What is the quantifying determiner for the tropical fruit 'durian'/'jackfruit'?

For instance:

I ate one durian

It is unclear if the person is eating the entire durian by themselves or just one part of it.

I ate two seeds of durian

When someone said that, generally, we understand they don't mean eating the seeds literally. However, is there a better way to say it? What do you really use in English instead of 'seed'? (I couldn't find any instances of 'seed of durian')

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    – tchrist
    Jul 30, 2019 at 2:18

2 Answers 2


You can use the term bulb (aril) to talk about the edible part of a fruit like the jackfruit rather than the word seed.

I ate two jackfruit bulbs.

  • This is interesting! Thanks for the reference! Jul 21, 2019 at 9:24
  • And no one would argue if you said I ate some durian instead of reporting quantities. Jan 12 at 1:05

You can also use "pod" which is how people might more commonly refer to the durian fruit sections.

For example in How to Open a Durian Fruit by Faith Durand:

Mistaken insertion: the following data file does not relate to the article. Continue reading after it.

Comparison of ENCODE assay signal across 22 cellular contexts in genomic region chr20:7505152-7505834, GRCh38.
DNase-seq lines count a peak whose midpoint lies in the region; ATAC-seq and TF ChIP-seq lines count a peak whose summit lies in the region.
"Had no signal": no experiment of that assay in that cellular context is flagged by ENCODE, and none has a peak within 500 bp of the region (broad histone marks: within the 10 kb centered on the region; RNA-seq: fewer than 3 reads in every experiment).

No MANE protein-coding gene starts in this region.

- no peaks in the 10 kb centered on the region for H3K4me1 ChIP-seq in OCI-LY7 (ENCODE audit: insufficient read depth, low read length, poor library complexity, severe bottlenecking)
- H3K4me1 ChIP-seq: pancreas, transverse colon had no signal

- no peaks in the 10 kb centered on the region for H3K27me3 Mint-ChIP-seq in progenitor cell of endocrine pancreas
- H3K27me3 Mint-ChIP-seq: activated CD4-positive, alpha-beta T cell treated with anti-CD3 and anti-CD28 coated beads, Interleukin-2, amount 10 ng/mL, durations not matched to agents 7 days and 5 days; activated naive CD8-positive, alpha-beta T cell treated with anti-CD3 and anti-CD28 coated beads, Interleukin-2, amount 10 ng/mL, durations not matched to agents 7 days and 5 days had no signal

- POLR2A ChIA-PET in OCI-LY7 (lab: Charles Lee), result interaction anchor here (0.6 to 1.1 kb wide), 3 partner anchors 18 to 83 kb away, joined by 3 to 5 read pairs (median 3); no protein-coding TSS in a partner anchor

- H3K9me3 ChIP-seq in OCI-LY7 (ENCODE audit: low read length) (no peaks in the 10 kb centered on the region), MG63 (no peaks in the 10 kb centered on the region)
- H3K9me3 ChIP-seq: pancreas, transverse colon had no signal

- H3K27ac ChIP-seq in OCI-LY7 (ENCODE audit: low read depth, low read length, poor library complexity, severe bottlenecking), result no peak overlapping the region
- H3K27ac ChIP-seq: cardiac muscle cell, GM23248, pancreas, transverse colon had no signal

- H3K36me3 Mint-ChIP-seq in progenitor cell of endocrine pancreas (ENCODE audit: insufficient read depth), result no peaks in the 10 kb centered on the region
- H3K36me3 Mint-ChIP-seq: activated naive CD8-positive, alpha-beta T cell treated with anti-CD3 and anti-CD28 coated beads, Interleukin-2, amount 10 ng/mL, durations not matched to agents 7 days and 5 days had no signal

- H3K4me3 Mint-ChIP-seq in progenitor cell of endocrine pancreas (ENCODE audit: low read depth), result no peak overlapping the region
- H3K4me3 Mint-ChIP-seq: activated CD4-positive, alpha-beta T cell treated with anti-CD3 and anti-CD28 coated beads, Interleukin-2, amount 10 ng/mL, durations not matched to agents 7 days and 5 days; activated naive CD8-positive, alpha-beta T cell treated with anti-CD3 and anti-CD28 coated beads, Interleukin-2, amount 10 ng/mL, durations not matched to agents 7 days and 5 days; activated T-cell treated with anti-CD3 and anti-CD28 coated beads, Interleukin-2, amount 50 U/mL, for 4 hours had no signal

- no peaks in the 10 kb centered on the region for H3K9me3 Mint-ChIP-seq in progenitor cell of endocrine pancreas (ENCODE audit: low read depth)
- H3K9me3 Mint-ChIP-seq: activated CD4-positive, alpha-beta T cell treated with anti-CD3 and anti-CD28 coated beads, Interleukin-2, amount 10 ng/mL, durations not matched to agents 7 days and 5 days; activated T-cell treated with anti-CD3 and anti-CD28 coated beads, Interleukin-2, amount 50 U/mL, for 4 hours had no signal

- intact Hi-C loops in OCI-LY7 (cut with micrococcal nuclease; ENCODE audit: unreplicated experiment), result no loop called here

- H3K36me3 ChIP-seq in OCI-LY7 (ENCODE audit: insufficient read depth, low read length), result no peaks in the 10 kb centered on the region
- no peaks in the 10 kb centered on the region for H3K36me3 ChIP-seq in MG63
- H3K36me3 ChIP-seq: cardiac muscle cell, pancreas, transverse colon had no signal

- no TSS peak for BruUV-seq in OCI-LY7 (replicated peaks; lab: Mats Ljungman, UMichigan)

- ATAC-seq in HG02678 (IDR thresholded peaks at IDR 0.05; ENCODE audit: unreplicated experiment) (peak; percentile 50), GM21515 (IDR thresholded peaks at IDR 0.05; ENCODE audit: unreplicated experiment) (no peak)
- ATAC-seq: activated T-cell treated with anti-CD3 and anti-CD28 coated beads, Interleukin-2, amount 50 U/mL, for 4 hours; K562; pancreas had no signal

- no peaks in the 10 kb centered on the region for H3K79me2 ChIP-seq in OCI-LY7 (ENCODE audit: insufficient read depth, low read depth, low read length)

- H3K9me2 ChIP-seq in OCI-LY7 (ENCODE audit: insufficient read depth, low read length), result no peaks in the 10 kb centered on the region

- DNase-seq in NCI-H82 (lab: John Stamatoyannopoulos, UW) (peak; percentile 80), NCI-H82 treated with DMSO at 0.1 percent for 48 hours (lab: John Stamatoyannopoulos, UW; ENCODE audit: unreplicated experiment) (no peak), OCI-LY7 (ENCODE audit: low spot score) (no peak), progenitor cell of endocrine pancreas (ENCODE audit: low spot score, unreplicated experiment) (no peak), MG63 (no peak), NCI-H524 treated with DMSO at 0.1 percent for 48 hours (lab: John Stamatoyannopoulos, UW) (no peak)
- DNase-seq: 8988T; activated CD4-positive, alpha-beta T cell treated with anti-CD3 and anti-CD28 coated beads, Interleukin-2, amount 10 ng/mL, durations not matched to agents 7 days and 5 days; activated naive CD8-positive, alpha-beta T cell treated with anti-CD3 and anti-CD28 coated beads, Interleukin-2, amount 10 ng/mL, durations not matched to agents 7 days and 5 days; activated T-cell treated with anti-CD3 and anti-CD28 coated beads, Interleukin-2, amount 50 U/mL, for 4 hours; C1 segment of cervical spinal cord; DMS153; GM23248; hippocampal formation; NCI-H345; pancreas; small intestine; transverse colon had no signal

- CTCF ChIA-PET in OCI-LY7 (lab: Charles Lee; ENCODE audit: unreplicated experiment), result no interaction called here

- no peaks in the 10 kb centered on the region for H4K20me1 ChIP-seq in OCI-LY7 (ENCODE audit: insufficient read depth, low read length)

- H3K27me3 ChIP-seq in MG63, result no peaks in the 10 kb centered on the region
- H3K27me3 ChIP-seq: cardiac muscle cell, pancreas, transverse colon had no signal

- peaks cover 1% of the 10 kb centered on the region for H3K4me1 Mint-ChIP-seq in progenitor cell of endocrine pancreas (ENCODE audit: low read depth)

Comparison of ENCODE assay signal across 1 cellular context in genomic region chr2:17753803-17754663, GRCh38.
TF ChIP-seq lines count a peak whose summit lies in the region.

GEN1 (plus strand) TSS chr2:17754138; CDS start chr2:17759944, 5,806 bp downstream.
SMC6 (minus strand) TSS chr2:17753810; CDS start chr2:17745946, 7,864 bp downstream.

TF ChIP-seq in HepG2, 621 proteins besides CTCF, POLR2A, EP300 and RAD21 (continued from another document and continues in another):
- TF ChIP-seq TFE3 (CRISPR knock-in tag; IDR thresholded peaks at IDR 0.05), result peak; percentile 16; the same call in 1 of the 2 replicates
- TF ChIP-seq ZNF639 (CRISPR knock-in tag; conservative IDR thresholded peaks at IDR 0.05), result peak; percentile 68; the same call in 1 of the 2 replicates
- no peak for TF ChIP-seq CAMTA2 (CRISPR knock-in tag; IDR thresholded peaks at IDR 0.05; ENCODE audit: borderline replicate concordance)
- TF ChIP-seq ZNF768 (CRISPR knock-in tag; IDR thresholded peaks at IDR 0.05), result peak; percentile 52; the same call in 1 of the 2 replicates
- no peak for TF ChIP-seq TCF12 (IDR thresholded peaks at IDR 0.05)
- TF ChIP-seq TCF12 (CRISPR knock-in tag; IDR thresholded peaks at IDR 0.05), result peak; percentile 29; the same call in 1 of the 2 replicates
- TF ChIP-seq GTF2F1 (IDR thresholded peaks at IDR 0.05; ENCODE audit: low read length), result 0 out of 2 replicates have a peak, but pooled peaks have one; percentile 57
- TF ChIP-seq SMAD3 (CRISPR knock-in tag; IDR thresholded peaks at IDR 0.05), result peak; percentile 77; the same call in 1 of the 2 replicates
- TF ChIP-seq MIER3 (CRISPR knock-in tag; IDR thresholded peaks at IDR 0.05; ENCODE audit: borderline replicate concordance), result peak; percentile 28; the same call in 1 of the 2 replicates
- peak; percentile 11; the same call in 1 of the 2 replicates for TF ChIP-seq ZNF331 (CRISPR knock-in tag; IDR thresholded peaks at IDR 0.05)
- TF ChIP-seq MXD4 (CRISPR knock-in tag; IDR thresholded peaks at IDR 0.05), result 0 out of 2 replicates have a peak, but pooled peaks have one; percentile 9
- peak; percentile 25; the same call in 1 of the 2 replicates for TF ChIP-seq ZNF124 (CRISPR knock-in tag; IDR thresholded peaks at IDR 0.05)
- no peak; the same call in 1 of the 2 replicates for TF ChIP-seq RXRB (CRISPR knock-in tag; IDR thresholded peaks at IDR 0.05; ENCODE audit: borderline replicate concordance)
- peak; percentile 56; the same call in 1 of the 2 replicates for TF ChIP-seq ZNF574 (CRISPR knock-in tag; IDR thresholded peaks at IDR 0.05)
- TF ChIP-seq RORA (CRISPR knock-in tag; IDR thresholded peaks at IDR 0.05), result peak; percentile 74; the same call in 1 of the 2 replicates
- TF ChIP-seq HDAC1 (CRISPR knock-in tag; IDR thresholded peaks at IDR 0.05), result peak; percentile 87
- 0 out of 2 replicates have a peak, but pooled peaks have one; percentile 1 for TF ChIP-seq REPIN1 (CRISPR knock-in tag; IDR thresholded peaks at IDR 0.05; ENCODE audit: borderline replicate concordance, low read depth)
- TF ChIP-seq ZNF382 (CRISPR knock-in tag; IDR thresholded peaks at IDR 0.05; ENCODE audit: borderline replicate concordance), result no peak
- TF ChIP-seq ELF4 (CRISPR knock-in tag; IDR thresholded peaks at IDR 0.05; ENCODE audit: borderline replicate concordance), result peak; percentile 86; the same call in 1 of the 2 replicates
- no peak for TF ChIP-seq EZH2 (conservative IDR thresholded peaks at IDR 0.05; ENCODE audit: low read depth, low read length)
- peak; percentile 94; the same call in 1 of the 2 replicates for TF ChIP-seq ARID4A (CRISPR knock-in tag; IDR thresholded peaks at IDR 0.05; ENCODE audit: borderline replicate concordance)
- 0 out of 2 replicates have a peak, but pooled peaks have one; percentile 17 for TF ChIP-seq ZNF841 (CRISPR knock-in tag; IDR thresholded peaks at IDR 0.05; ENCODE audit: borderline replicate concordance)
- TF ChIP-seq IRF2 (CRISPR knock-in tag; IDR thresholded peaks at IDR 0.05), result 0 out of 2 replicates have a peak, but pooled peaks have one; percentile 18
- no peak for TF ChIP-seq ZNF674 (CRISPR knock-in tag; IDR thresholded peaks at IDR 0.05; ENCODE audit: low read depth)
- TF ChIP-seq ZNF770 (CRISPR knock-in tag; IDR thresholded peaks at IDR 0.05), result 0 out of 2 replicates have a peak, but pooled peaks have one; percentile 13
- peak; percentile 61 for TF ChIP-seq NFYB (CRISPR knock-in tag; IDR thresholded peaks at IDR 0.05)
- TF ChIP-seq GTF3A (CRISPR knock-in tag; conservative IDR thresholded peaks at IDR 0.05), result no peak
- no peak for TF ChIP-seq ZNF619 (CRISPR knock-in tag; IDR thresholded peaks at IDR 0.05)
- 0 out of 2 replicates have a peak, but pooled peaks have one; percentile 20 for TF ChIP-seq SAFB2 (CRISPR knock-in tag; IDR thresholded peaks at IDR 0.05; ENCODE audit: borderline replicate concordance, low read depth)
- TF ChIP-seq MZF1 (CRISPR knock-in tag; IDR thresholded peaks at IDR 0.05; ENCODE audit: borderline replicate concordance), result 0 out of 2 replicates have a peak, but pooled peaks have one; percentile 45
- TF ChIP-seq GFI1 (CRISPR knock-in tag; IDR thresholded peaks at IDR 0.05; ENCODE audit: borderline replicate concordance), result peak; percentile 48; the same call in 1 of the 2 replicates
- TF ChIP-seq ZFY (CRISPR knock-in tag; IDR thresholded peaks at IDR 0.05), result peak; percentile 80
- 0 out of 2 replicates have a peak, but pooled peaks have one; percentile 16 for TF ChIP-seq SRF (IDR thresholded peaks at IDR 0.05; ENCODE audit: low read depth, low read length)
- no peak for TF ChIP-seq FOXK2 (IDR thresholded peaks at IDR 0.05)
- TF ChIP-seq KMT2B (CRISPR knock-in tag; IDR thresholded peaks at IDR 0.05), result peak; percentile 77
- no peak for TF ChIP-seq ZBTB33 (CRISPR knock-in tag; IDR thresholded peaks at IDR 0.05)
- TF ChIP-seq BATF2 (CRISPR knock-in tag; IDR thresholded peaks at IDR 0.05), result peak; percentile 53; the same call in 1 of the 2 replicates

See the “pod” coming out of the husk? That’s the edible part.

in Durian from www.specialtyproduce.com:

Inside the fruit are about five oval compartments or pods, each filled with soft, ...

  • A brief internet search seems to show that 'pod' is what is most often used in English for a section of durian, but it often occurs in quotes meaning that the word is being used in a new situation (as though the reader had never before experienced it this way.
    – Mitch
    Jul 22, 2019 at 21:51
  • I also searched and found similar results. I posted "pods" because it sounds more natural than "bulbs". "bulbs" definitely has more of a flower connotation.
    – tk421
    Jul 22, 2019 at 22:11
  • Right. I wouldn't want to eat a bulb.
    – Mitch
    Jul 22, 2019 at 22:49

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